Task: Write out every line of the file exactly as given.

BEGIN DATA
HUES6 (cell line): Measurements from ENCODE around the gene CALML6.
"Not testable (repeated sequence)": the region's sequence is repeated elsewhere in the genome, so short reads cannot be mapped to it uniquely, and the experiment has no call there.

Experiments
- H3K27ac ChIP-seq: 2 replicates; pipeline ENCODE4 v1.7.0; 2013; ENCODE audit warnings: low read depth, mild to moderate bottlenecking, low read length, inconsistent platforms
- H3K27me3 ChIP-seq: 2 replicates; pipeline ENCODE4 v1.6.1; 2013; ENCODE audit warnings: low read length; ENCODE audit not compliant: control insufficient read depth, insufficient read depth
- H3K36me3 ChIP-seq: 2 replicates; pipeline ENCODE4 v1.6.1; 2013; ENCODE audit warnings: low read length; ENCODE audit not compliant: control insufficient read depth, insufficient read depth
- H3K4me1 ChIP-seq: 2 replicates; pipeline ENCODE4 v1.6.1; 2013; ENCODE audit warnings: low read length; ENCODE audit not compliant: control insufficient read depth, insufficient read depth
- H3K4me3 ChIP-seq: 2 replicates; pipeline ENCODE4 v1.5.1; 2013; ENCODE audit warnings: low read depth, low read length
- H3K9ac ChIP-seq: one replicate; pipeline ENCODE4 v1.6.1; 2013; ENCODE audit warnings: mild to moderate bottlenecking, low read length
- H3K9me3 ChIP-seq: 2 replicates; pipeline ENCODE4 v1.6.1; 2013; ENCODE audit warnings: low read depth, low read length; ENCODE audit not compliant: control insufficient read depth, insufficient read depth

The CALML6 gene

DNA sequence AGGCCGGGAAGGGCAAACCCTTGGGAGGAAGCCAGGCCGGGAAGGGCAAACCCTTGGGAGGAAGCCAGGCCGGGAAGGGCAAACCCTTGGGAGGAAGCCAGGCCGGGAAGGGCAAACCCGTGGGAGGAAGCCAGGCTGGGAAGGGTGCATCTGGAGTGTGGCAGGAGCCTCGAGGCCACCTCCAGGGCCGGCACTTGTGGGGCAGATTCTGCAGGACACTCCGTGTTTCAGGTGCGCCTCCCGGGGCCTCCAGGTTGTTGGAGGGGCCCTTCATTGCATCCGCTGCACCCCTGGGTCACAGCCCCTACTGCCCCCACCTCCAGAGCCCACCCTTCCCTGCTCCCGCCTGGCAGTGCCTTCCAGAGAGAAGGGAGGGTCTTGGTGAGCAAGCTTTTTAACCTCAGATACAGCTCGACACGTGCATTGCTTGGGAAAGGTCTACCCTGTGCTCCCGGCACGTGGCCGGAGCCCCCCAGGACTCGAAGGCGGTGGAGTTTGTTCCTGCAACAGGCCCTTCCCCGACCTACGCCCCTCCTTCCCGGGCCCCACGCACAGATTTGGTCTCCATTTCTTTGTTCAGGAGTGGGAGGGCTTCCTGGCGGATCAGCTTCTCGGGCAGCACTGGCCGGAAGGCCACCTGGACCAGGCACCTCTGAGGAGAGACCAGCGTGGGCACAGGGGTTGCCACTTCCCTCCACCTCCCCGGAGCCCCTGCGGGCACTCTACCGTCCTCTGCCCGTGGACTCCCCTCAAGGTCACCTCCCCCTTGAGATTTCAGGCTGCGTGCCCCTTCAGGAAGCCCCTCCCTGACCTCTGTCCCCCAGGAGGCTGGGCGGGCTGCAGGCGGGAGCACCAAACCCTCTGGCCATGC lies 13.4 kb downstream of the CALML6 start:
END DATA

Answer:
HUES6 (cell line): Measurements from ENCODE around the gene CALML6.
"Not testable (repeated sequence)": the region's sequence is repeated elsewhere in the genome, so short reads cannot be mapped to it uniquely, and the experiment has no call there.

Experiments
- H3K27ac ChIP-seq: 2 replicates; pipeline ENCODE4 v1.7.0; 2013; ENCODE audit warnings: low read depth, mild to moderate bottlenecking, low read length, inconsistent platforms
- H3K27me3 ChIP-seq: 2 replicates; pipeline ENCODE4 v1.6.1; 2013; ENCODE audit warnings: low read length; ENCODE audit not compliant: control insufficient read depth, insufficient read depth
- H3K36me3 ChIP-seq: 2 replicates; pipeline ENCODE4 v1.6.1; 2013; ENCODE audit warnings: low read length; ENCODE audit not compliant: control insufficient read depth, insufficient read depth
- H3K4me1 ChIP-seq: 2 replicates; pipeline ENCODE4 v1.6.1; 2013; ENCODE audit warnings: low read length; ENCODE audit not compliant: control insufficient read depth, insufficient read depth
- H3K4me3 ChIP-seq: 2 replicates; pipeline ENCODE4 v1.5.1; 2013; ENCODE audit warnings: low read depth, low read length
- H3K9ac ChIP-seq: one replicate; pipeline ENCODE4 v1.6.1; 2013; ENCODE audit warnings: mild to moderate bottlenecking, low read length
- H3K9me3 ChIP-seq: 2 replicates; pipeline ENCODE4 v1.6.1; 2013; ENCODE audit warnings: low read depth, low read length; ENCODE audit not compliant: control insufficient read depth, insufficient read depth

The CALML6 gene

DNA sequence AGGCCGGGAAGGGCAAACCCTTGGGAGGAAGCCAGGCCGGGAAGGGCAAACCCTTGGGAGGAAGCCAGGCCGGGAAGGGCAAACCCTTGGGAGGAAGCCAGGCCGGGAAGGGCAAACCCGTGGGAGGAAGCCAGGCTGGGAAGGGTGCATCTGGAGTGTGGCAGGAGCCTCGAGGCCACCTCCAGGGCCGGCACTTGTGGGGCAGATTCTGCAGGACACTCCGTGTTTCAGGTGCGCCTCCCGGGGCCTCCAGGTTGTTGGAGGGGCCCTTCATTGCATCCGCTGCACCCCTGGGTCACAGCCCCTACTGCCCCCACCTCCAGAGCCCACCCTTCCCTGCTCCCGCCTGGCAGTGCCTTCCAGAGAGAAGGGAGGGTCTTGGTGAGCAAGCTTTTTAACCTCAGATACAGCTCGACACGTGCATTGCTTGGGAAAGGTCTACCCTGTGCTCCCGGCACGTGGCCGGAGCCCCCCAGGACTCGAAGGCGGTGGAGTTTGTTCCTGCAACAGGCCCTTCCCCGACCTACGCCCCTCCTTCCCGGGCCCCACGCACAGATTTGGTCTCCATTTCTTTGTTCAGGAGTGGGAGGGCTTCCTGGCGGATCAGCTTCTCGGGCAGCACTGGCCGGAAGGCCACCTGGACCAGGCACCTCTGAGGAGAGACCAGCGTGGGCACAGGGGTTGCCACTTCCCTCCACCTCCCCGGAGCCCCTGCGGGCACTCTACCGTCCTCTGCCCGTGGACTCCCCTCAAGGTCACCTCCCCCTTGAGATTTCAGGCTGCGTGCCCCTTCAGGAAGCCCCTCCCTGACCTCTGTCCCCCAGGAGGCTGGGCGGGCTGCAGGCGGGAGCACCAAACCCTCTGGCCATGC lies 13.4 kb downstream of the CALML6 start: